For newborns/infants, use saline drops to move the mucus to the front of the nose, making it easier to remove with an aspirator. Daily use of saline drops will help keep nasal passages clean and moisturized. Avoid putting cotton swabs, twisted tissues or your fingernail inside your baby’s nose.
Is saline nasal rinse safe for babies?
Because saline rinse is safe and effective, you don’t have to wait for baby to get a full-blown cold to use it. As soon as your baby starts exhibiting symptoms of a stuffy nose or what you might consider a “head cold,” you can start using saline immediately to help clear nasal passages and help baby breathe easier.
Can a baby suffocate from a stuffy nose?
A baby’s nose, unlike an adult’s, doesn’t have cartilage. So when that nose is pressed against an object, like a stuffed animal, couch cushions or even a parent’s arm while sleeping in bed, it can flatten easily. With the opening to its nostrils blocked, the baby can’t breathe and suffocates.
When should I worry about my baby’s congestion?
If your child’s stuffiness is accompanied by a fever, ear pain, a sore throat and/or swollen glands, or you suspect there is a foreign object stuck in her nose, call your pediatrician right away.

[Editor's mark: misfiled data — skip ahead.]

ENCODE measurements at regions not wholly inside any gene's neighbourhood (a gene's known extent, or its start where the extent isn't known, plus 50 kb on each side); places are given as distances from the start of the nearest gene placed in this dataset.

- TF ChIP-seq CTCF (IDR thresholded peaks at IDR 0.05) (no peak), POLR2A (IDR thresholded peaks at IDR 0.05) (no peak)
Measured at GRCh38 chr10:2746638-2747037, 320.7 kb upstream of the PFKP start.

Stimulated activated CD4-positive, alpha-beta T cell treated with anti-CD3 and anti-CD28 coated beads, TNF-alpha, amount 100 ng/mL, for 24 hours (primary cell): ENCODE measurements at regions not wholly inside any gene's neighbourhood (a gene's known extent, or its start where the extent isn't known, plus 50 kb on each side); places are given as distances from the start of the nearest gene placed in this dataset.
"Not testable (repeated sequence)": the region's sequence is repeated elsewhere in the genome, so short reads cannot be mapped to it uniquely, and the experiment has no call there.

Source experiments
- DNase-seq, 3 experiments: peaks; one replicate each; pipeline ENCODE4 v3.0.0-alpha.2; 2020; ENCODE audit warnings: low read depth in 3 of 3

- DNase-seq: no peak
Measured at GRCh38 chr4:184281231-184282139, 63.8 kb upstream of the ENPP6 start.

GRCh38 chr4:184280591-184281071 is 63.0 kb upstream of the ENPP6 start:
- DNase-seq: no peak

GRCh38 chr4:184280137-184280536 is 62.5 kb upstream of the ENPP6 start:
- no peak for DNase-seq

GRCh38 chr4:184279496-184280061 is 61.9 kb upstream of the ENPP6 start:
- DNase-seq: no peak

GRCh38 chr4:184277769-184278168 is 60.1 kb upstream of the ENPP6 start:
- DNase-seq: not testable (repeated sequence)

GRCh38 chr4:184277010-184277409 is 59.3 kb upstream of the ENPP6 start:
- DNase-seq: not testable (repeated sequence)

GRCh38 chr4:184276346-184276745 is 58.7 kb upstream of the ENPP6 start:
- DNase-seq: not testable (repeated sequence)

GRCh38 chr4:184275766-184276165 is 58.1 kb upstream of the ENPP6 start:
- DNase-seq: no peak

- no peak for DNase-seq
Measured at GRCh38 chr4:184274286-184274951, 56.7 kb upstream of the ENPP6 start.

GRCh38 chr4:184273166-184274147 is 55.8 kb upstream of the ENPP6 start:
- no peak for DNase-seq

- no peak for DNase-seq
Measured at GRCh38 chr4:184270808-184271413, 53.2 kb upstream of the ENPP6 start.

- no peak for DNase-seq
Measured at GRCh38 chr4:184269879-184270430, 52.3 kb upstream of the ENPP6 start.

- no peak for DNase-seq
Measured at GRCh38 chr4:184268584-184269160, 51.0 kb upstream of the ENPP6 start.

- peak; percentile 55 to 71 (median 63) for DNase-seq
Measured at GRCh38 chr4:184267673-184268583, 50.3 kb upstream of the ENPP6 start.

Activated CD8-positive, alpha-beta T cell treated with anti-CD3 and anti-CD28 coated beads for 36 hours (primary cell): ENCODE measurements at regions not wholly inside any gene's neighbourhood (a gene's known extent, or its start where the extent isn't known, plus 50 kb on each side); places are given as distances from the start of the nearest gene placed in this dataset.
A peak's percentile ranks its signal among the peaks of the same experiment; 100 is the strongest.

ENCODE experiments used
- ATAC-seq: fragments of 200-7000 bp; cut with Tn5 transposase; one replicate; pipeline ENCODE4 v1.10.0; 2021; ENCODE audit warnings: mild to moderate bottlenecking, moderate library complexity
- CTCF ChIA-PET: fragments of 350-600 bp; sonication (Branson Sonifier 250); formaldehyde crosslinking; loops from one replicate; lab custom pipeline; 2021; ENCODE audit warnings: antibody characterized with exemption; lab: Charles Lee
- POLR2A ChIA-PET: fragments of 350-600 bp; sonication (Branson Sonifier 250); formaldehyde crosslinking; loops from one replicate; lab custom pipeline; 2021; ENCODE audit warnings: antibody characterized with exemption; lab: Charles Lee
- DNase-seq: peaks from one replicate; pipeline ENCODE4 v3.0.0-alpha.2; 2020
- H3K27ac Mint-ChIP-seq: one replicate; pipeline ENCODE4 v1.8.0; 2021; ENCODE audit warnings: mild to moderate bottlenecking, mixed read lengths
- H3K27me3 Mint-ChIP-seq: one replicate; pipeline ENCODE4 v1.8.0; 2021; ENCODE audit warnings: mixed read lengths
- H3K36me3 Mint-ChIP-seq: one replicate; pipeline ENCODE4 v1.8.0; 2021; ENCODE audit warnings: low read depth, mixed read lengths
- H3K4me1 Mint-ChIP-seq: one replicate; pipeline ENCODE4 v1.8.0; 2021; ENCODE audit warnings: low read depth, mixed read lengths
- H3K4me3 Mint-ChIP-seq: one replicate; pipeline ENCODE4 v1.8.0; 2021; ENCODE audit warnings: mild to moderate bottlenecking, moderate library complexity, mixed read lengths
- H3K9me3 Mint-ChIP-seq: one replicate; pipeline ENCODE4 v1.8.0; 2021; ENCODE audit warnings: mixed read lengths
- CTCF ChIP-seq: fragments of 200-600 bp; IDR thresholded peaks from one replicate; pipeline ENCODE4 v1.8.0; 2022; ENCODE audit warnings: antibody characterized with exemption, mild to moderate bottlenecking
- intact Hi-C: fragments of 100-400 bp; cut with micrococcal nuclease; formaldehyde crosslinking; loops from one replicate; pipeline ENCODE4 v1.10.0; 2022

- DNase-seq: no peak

How do you clean a newborn’s tongue?
To clean your baby’s tongue and gums correctly, you should:
- Make a habit of cleaning after feeding.
- Gently cradle your baby in one arm during the cleaning.
- Use a damp gauze or washcloth, or a silicone baby tongue cleaner.
- Gently massage their gums, tongue, and inner cheeks.
How often should I clean my baby’s nose?
Medical experts agree that you shouldn’t use it more than three to four times per day to prevent creating inflammation or nosebleeds from irritation. If your baby hates this process and cries or fights it, you’re better off skipping this method, or at least waiting and trying another time.